I don’t think you need high strength axles, especially if you bolt the gears directly to the metal, which is much stronger than using axles.

This is something our teams are wondering too. Most are getting near driveable build.

Some teams have opted for HS shafts in the smaller follower gears as the force is large.

But the weight of those big metal bars are heavy!

This isn’t the purpose of the high strength axles. I was assuming that the gears would be bolted to the metal.

The high strength axles increase torsional stability significantly–there is a larger area for the load to rest on as well as HS axles being extremely difficult to bend.

A RD4B is doable with regular axles. We had them on a RD6B before. It wasn’t as stable as it is now, but a RD4B doesn’t need it as much.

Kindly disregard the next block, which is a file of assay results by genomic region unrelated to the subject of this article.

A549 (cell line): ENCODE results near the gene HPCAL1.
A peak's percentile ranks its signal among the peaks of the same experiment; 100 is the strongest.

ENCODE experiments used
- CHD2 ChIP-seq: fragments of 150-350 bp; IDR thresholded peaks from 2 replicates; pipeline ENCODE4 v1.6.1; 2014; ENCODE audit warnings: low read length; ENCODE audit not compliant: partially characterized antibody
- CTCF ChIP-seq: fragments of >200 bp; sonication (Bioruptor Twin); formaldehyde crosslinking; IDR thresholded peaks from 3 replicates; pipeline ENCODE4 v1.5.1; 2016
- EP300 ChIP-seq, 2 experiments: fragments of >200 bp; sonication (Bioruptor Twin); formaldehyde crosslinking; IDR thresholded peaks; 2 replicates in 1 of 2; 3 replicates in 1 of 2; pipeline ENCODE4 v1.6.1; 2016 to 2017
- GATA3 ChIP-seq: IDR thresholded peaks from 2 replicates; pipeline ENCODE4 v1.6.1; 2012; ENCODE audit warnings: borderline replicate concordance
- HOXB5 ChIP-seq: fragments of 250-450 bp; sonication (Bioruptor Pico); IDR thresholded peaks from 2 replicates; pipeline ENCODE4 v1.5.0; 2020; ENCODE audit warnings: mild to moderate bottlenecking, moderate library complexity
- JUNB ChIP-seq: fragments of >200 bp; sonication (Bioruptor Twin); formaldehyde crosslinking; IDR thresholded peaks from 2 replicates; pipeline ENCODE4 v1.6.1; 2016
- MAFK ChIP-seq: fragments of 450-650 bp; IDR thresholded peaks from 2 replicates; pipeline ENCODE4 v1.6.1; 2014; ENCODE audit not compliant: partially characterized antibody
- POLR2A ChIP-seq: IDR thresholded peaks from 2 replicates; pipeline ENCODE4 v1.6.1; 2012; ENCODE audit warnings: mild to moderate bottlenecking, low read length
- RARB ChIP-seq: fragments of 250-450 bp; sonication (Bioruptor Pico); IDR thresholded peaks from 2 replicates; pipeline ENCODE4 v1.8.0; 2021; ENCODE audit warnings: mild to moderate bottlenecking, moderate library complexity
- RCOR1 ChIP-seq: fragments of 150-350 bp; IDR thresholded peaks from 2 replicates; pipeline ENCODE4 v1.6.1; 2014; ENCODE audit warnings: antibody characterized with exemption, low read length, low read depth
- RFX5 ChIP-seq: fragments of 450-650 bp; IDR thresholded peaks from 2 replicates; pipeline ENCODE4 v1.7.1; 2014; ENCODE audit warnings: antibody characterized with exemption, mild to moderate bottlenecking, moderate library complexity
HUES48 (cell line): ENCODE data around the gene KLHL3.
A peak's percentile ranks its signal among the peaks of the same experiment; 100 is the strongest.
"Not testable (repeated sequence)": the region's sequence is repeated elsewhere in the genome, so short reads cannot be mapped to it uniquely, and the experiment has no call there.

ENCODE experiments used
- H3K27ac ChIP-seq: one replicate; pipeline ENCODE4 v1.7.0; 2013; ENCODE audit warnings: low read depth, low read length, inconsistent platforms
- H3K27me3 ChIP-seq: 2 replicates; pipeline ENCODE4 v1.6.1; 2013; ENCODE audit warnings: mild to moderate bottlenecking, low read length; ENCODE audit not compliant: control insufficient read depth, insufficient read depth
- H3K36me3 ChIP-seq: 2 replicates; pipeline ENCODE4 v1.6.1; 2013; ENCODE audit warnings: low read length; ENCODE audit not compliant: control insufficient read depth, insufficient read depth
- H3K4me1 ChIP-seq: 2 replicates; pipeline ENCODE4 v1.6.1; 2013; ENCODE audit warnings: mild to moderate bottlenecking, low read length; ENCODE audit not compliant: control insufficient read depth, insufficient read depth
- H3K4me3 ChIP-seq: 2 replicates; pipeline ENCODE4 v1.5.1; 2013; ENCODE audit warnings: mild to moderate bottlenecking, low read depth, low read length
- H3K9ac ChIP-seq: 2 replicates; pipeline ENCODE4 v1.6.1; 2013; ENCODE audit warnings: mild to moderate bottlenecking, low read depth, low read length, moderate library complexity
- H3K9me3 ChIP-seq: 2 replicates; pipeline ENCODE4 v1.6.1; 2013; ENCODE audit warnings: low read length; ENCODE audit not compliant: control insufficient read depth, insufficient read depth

I realize now that with a RD4B you don’t need the extra space provided by doubling up the gears because there are not any extra linkages on the arms. While doubling the gears isn’t necessary, it’s still a good idea.

What are thoughts on this gearing arrangement? Ignore that it is a reverse double six-bar. I was experimenting.


Something I learned today is that an RD4B suffers tremendously when the weight is infront of the top arm. We had a light weight skyrise intake out front, and the whole lift was thrown off. Keep the weight a little further back.

a lot of excess gears I think. it will still work but I think the best way is to gear the top and bottom lift sections together directly and bar the top gear up to power the second section. its not a bad way to go though.

What is your intake, because that actually effects your dr4b a lot not just in the gearing but the building.